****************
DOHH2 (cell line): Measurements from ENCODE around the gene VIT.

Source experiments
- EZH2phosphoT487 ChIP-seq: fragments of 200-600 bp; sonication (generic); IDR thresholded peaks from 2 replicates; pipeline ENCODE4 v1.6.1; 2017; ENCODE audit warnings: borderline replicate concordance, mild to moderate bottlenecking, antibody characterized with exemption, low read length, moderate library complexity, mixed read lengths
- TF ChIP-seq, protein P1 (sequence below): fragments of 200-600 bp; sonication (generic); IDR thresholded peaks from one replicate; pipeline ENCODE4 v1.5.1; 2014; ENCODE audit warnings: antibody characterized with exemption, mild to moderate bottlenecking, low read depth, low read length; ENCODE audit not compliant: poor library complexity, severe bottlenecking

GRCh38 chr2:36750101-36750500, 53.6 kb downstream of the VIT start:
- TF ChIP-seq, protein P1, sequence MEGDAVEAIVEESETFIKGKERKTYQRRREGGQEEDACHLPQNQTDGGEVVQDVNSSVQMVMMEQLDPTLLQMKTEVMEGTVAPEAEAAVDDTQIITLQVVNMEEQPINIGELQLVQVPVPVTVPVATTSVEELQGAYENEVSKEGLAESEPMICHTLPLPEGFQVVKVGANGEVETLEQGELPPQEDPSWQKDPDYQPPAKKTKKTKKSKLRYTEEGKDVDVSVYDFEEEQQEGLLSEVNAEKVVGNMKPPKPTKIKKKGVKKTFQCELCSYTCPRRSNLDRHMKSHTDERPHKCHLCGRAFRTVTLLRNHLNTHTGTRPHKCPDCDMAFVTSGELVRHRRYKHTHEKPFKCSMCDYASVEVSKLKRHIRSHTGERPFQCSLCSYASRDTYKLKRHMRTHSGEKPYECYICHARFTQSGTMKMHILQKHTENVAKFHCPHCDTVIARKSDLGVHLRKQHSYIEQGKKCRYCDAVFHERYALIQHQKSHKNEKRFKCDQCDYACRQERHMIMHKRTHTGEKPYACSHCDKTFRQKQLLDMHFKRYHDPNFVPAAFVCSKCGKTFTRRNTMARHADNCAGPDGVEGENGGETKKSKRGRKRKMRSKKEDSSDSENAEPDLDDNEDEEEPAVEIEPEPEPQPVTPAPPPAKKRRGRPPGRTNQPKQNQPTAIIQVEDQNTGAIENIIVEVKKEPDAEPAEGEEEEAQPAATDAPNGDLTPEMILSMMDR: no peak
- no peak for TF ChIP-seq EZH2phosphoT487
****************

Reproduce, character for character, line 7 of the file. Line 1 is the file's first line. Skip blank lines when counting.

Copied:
- no peak for TF ChIP-seq EZH2phosphoT487